5 things to know about Georgia Tech’s matchup with Boston College

Georgia Tech quarterback Haynes King passes during the first half of an NCAA college football game against Miami, Saturday, Oct. 7, 2023, in Miami Gardens, Fla. (AP Photo/Wilfredo Lee)

Credit: AP

Credit: AP

Georgia Tech quarterback Haynes King passes during the first half of an NCAA college football game against Miami, Saturday, Oct. 7, 2023, in Miami Gardens, Fla. (AP Photo/Wilfredo Lee)

Georgia Tech returns to the field at noon Saturday when it hosts Boston College in a contest televised live by ACC Network.

Tech (3-3, 2-1 ACC) has had a week off to revel and bask in the glory that was a last-second win at No. 17 Miami on Oct. 7. The Yellow Jackets will be looking to get over .500 for the season and to reach 3-1 in league play for the first time since 2017.

Boston College (3-3, 1-2) also is coming off a bye weekend and is on a two-game win streak, thanks to victories over Virginia and Army, respectively. The Eagles last came to Tech in 2021.

Here are five other things to know about Saturday’s matchup:

1. All eyes on Castellanos

The Boston College offense goes as Thomas Castellanos goes.

A 5-foot-10, 196-pound sophomore, Castellanos has become one of the top dual-threat quarterbacks in the ACC, if not the nation. He’s averaging 83.3 rushing yards per contest and 5.1 rushing yards per carry. Castellanos also has thrown for 1,143 yards and 10 touchdowns.

“That quarterback’s a really good player. Shifty. And he’ll get out on you if you don’t maintain eye discipline,” Tech linebacker Paul Moala said. “So that’s something we’ve been working on throughout the week and something we’re gonna pride ourselves on on Saturday.”

Castellanos was rated a three-star recruit coming out of Ware County High School in 2022. He played quarterback for the Gators for four years and totaled more than 11,000 yards of offense before enrolling at Central Florida for the 2022 season.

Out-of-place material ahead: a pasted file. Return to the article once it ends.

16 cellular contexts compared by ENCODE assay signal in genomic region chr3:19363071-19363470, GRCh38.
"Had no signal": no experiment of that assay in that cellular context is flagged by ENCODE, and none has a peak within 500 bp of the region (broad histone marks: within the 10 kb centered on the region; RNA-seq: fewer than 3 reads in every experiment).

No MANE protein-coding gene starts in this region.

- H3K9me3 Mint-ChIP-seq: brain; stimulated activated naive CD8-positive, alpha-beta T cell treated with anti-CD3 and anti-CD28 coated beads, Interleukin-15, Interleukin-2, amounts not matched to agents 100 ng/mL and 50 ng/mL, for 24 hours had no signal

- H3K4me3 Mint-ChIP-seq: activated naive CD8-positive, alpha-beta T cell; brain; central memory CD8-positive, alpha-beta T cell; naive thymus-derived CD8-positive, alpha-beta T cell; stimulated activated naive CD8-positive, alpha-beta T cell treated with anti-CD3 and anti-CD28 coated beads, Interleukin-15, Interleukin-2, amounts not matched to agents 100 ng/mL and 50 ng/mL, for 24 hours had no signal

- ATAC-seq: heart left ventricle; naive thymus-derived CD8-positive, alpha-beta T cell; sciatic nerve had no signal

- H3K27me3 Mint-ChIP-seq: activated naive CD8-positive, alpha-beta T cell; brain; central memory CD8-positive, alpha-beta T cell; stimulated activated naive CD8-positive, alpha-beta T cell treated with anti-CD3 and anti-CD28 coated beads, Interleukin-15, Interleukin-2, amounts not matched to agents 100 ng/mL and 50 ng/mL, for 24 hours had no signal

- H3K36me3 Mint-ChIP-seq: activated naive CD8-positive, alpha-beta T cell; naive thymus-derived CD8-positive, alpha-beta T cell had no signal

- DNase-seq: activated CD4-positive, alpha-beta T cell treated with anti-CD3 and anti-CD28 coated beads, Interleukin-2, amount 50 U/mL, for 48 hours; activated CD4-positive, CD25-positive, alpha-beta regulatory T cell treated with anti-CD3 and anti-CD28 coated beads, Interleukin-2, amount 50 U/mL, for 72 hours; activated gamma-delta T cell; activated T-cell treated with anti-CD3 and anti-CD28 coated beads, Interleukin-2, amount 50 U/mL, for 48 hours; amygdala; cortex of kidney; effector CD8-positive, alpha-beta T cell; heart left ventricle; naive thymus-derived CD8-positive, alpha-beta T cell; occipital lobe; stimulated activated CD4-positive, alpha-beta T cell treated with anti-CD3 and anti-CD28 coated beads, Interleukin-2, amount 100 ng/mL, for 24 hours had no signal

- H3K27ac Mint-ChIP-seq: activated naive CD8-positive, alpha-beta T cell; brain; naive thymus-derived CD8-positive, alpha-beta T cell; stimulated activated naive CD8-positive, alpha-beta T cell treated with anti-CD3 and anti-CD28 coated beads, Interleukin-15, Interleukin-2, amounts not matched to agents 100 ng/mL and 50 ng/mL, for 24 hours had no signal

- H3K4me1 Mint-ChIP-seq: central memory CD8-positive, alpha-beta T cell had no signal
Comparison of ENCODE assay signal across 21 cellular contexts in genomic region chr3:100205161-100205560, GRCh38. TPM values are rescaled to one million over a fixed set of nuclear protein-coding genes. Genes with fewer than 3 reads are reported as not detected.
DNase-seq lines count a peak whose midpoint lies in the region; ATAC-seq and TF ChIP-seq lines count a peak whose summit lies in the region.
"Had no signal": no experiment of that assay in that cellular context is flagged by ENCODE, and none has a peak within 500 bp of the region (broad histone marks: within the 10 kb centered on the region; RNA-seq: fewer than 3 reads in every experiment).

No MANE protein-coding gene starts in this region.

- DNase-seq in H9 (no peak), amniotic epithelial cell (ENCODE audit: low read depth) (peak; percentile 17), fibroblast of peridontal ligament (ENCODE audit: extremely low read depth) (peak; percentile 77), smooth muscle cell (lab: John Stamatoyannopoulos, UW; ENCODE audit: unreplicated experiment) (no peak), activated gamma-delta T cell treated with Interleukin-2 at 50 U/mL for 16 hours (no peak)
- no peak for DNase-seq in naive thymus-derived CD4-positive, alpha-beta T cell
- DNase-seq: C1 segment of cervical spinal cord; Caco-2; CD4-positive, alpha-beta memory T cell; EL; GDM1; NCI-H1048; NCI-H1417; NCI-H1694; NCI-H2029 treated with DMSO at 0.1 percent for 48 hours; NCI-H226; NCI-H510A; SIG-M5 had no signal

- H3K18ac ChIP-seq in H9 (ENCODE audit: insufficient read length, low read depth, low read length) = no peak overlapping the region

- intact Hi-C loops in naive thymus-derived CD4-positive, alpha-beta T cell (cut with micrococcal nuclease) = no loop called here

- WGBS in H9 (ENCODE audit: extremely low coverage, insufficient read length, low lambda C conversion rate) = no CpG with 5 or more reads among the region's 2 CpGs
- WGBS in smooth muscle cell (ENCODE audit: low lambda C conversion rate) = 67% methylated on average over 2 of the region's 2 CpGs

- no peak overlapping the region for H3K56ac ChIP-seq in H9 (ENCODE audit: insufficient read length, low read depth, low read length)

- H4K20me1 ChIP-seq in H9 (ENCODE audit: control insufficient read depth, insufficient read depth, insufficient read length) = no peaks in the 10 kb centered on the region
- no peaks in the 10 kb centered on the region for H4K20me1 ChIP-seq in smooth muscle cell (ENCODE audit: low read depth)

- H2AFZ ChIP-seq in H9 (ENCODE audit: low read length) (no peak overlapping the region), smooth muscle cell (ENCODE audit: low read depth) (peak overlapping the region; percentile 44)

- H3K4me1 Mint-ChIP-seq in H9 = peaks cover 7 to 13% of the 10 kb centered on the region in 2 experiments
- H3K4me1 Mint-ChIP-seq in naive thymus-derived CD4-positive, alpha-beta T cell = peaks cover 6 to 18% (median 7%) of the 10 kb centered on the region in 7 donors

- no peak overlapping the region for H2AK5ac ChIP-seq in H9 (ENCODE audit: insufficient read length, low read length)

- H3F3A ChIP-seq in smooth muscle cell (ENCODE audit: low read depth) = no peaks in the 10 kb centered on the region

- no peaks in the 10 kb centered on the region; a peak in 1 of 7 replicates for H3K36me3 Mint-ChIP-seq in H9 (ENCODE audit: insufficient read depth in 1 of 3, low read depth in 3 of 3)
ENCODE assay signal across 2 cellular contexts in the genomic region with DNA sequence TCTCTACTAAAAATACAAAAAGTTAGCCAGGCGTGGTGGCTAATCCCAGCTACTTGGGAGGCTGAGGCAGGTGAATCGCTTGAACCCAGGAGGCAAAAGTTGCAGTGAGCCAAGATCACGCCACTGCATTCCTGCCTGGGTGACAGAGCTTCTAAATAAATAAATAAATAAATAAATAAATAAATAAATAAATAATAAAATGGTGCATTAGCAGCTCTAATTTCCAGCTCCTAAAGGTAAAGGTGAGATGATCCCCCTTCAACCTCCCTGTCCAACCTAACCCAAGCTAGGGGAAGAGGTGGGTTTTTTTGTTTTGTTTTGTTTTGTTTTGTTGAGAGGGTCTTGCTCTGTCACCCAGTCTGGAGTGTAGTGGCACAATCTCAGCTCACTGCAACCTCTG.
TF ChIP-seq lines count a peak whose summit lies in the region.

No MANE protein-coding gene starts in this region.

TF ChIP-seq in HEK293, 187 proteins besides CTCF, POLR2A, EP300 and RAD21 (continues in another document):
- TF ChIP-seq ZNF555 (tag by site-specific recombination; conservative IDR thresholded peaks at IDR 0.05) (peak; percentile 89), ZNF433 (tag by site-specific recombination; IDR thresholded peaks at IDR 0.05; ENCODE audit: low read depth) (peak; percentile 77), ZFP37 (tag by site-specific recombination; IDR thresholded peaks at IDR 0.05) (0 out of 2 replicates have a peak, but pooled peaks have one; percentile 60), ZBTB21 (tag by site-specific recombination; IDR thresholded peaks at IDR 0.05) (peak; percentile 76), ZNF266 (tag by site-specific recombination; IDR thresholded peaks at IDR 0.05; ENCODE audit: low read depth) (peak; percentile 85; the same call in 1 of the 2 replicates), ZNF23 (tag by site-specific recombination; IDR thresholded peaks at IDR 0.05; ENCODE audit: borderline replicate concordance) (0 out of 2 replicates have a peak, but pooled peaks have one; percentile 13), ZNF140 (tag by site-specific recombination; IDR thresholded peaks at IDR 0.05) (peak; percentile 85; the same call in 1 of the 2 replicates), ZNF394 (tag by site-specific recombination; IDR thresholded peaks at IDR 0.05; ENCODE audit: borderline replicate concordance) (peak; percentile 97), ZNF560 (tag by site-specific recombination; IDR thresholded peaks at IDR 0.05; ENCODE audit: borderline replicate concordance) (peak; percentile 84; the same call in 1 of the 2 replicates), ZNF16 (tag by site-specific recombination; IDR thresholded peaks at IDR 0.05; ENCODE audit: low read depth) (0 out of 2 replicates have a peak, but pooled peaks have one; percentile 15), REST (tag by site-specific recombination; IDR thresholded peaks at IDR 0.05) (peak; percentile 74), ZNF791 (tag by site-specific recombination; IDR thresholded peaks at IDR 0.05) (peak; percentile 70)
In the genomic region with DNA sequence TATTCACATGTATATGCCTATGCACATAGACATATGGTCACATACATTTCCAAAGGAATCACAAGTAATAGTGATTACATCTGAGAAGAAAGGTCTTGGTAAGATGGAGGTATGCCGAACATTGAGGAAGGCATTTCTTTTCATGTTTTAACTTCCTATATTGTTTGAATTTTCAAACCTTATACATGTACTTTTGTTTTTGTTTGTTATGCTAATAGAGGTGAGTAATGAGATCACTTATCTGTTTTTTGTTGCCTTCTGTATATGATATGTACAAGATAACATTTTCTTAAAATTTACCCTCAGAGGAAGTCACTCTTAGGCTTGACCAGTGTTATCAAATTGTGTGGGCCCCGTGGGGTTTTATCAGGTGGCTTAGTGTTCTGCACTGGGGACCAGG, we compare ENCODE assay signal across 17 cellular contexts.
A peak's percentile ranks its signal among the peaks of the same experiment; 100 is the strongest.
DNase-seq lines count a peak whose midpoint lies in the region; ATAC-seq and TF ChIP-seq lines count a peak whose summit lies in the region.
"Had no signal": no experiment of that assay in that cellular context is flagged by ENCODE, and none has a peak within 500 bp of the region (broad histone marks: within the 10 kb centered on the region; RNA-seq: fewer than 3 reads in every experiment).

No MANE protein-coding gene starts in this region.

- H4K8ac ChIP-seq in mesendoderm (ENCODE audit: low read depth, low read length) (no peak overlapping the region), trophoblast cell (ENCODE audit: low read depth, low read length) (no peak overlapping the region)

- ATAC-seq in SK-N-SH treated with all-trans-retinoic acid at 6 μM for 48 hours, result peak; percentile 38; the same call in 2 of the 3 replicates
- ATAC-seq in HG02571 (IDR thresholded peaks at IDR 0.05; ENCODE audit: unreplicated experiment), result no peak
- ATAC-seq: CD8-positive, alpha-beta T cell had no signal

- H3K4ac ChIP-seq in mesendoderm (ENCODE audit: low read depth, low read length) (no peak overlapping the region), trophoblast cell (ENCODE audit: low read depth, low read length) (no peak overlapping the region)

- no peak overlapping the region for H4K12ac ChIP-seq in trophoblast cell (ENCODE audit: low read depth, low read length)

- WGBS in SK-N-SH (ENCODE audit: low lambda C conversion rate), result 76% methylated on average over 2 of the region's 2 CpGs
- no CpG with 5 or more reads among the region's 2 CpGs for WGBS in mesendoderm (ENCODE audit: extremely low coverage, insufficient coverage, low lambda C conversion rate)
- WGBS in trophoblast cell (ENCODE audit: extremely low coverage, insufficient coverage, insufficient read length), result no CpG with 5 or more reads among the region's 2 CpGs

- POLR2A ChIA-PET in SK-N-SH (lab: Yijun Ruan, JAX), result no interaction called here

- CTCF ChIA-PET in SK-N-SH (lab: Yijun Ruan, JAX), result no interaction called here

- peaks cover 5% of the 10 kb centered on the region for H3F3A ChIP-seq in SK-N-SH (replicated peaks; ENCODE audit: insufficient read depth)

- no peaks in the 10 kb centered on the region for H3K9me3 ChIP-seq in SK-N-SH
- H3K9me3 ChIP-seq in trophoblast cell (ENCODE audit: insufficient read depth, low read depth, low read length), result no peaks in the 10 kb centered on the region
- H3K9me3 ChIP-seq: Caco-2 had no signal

At UCF, Castellanos played sparingly and opted to transfer to BC. He became the Eagles’ starting quarterback Sept. 9.

“Man, he’s a problem. He is a good football player,” Key said of Castellanos. “People say, ‘Well, he’s an athlete playing quarterback.’ Well, if you’re touching the ball every play, you’re the quarterback. Over the course of my career, I’ve won a lot of football games with guys like him, guys that can make plays with their feet.

“He’s got a live arm. He really does. They’re doing things in the passing game to allow him to continue to improve each week in the passing game. He’s getting better each week in the characteristics that go along with truly playing the quarterback position as far as reading the field and throwing the ball.”

2. Home sour home

Key knows that winning at Bobby Dodd Stadium has become anything but a given in recent years. The Jackets go into Saturday’s matchup with Boston College 1-1 at home this season, 8-18 at home since the start of the 2019 season and 5-11 in their past 16 ACC home tilts.

Key went into detail this week on how he believes the program’s routine on Fridays before Saturday home games may be a factor in his team’s lackluster performances at home. And while he admitted that tinkering with a program’s routine halfway through a season is not optimal, he also said he knew something needed to be done to reverse the current trends.

Tech hasn’t had a winning home record since 2018.

“I think it has a lot to do with our attitude going into the game. A lot of us are pretty lax when we’re at home and pretty comfortable,” Moala said. “I think that going into a game with the personality that we’re gonna win and going in there with the behavior and the mentality that we’re gonna win is gonna help push us forward throughout that first half. Then keeping that same mindset at halftime to perform just as well in the second half is the key to these next few games at home.”